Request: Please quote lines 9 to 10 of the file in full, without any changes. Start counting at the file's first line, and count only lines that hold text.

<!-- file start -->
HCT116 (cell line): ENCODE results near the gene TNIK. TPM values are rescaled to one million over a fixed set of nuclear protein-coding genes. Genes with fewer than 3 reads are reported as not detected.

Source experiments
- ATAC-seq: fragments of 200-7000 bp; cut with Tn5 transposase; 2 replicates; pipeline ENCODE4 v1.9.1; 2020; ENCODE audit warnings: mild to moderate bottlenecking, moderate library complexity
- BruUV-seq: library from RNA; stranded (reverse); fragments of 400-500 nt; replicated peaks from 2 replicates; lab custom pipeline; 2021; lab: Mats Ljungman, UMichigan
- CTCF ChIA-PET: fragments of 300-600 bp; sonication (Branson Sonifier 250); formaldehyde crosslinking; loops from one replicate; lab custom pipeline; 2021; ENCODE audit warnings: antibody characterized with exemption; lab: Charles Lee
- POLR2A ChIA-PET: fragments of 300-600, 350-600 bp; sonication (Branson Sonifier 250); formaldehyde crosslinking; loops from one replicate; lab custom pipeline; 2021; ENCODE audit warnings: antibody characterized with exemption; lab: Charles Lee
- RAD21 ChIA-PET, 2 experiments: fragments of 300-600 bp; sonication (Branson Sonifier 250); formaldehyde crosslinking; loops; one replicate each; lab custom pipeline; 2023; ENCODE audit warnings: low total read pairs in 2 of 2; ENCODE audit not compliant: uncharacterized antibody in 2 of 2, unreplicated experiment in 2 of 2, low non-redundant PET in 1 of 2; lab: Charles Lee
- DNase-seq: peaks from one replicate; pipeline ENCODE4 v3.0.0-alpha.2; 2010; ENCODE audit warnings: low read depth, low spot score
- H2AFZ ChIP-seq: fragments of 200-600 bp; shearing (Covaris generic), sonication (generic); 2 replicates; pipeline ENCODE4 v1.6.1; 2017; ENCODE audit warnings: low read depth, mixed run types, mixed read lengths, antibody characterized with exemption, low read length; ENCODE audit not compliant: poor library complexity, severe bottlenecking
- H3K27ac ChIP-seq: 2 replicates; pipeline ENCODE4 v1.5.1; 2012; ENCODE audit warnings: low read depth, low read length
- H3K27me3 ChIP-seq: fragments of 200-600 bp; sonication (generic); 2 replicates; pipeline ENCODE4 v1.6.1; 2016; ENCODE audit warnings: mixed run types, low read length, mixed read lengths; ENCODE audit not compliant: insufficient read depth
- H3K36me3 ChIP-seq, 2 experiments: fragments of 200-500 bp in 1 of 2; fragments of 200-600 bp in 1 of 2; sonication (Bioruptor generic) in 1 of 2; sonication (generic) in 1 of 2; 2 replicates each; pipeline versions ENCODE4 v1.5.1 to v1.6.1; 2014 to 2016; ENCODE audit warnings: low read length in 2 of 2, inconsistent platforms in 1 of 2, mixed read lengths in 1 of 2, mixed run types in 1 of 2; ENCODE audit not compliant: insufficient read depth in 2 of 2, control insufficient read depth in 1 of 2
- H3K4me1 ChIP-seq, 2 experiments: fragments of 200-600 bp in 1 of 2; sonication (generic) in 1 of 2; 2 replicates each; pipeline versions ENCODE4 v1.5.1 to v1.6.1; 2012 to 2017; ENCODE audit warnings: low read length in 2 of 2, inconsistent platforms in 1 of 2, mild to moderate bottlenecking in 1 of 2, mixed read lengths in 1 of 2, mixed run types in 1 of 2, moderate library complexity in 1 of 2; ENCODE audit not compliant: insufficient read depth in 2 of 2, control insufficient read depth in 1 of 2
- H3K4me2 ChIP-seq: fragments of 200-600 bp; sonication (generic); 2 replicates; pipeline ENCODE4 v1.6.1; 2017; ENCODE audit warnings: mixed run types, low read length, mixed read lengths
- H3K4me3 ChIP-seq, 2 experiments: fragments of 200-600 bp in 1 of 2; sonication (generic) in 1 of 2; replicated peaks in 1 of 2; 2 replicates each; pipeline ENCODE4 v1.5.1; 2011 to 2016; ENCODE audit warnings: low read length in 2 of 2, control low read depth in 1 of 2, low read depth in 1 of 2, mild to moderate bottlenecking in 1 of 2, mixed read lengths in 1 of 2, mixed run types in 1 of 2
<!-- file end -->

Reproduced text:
- H2AFZ ChIP-seq: fragments of 200-600 bp; shearing (Covaris generic), sonication (generic); 2 replicates; pipeline ENCODE4 v1.6.1; 2017; ENCODE audit warnings: low read depth, mixed run types, mixed read lengths, antibody characterized with exemption, low read length; ENCODE audit not compliant: poor library complexity, severe bottlenecking
- H3K27ac ChIP-seq: 2 replicates; pipeline ENCODE4 v1.5.1; 2012; ENCODE audit warnings: low read depth, low read length